It was irritating, and yet it was fascinating — in an “oh my God” sort of way.
On the morning Amtrak train to Penn Station, two 20-something women sitting behind me kept up a nonstop dialogue for nearly two hours. Their topics were inane with not a shred of content. No listening, just pushing out words intended to be clever.
Every now and then, one or the other would say, “Oh my God,” and then voice some surprising situation, like a boy who never called or a friend who was trapped in bad hair.
On the one hand, “Oh my God” was verbal filler. But it also expressed an understanding of God as the one who explains the surprises of life, the one who makes sense of the perplexing. This wasn’t the expletive that calls down God’s fire. Or the teenager’s “Oh God!” aimed at snarking a grown-up.
No, this was different. The two young women clearly were grappling with issues for which family, schooling and life hadn’t prepared them. They were at sea. They had a friendship and a birthday to celebrate in Manhattan. But they couldn’t go any deeper. Thus their mantra: “Oh my God,” asking God to explain the unexplainable.
Perhaps we could call this “bottom-up theology.” Not understanding God from the top down — pulpit to pew, theologian to student, book to reader. Rather, asking what an ordinary person means when they say “God.”
For one thing, I doubt that their “Oh my God” has anything to do with a dynamic faith. But it must have something to do with God, because they could as easily say, “Oh my cheese!” It has to do with a vague sense that there is a being called “God” and that being has potency.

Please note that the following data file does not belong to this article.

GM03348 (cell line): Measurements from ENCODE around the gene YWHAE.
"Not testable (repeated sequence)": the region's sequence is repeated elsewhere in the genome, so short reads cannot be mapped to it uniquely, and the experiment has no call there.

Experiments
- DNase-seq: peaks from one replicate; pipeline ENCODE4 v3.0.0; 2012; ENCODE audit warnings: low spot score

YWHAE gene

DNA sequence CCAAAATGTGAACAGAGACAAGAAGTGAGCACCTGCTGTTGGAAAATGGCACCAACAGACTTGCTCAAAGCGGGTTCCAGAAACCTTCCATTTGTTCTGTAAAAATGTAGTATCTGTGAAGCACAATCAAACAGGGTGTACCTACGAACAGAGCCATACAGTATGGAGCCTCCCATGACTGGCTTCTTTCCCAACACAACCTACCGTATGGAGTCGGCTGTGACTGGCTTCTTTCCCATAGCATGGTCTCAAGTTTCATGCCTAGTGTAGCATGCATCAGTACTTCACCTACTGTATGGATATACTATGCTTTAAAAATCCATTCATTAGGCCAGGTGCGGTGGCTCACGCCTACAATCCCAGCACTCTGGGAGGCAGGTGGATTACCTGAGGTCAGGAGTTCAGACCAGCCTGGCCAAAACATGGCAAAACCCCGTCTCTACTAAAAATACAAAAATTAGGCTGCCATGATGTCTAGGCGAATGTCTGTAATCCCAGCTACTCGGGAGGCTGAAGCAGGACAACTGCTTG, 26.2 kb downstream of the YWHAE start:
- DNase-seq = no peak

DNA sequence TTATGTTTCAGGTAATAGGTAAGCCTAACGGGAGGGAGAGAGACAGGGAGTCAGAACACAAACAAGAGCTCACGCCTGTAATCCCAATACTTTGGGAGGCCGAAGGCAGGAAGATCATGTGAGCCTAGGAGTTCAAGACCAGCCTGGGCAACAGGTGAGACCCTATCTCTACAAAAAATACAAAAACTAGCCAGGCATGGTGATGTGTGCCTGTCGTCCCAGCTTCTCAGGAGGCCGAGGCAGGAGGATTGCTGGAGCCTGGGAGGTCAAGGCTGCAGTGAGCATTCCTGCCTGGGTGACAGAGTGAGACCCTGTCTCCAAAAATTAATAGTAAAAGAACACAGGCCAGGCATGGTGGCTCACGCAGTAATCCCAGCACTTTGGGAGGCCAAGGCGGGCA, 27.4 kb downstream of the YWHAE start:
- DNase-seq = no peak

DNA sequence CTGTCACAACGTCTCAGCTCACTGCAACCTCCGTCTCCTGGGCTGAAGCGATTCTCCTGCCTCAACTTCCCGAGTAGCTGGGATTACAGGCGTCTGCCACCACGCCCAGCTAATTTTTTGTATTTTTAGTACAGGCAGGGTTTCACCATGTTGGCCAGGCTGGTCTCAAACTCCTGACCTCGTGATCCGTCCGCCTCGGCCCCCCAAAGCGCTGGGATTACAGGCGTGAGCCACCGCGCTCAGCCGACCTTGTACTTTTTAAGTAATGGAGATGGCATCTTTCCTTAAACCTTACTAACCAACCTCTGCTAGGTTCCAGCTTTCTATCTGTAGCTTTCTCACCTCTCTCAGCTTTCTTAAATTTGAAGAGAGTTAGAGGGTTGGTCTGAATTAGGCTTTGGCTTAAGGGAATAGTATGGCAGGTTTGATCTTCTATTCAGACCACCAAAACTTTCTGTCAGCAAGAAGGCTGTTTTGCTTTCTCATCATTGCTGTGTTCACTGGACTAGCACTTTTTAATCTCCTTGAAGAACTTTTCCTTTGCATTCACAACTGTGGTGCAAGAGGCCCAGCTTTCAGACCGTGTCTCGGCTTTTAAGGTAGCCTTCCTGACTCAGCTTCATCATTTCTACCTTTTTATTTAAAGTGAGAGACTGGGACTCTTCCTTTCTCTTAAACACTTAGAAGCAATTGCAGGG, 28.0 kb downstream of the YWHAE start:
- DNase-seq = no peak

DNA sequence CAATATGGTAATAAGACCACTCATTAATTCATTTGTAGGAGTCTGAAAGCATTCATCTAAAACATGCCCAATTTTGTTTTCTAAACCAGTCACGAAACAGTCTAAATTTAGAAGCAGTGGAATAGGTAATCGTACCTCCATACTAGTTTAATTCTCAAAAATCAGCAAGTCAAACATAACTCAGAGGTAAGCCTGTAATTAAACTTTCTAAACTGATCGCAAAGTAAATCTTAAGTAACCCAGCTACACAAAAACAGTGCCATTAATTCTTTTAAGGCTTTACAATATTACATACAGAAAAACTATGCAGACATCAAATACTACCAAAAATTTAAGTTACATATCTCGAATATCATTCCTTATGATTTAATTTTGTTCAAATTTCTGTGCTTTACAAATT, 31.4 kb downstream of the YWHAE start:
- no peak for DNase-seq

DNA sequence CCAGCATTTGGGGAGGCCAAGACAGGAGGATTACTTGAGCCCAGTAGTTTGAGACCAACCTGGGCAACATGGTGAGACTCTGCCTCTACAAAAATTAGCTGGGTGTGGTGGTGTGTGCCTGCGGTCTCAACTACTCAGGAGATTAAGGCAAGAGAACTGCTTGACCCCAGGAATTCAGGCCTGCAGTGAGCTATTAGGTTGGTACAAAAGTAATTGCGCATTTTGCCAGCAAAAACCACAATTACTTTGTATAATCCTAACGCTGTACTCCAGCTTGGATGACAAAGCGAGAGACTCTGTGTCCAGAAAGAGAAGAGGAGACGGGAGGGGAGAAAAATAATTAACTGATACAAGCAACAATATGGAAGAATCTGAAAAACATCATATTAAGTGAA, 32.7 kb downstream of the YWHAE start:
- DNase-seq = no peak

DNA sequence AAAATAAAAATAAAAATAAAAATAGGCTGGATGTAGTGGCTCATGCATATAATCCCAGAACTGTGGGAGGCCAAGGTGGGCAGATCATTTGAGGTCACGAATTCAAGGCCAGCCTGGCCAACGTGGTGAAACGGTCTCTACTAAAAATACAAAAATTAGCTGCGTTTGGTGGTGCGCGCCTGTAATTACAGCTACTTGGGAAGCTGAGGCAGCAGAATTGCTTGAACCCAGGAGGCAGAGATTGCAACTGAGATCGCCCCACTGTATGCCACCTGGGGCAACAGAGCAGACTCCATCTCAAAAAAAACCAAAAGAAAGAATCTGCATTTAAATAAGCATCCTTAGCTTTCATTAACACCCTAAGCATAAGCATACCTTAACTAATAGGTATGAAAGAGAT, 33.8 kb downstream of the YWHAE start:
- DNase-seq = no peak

It isn’t the potency of the avenging God or punishing God or cruel God who often appears in Christian theology. Rather it is the potency of, say, a parent, or a best friend, or an admired teacher — a providential potency, helpful, kind, benign.
In fact, bottom-up theology tends to be kinder than top-down. Too often top-down theology weaponizes God, making God the “gotcha” of getting even, the proof of right opinion, the hard hand of gaining power. This is the tribal God who chooses a side and then, if proper obeisance is made, smites all foes.
The God of bottom-up theology is more a friend, as Jesus declared himself to be, a companion who finds the lost and escorts them home, a Spirit of presence, sustenance for the beloved.
In a week when top-down religious thinkers were, variously, debating the virginity of Mary, bristling at talk of relaxing on celibacy and inviting God to open the floodgates of gifts and desires, here were two women making a much more humble supplication to God.
Yes, it might seem absurd to see their inane chatter as having anything serious to do with God. But it was exactly that absurdity to which Jesus responded. He had no use for the top-down thinkers and custodians of religion. Jesus responded to the simple “I hurt” of life.
TOM EHRICH is a publisher, writer, church consultant and president of Morning Walk Media, based in New York.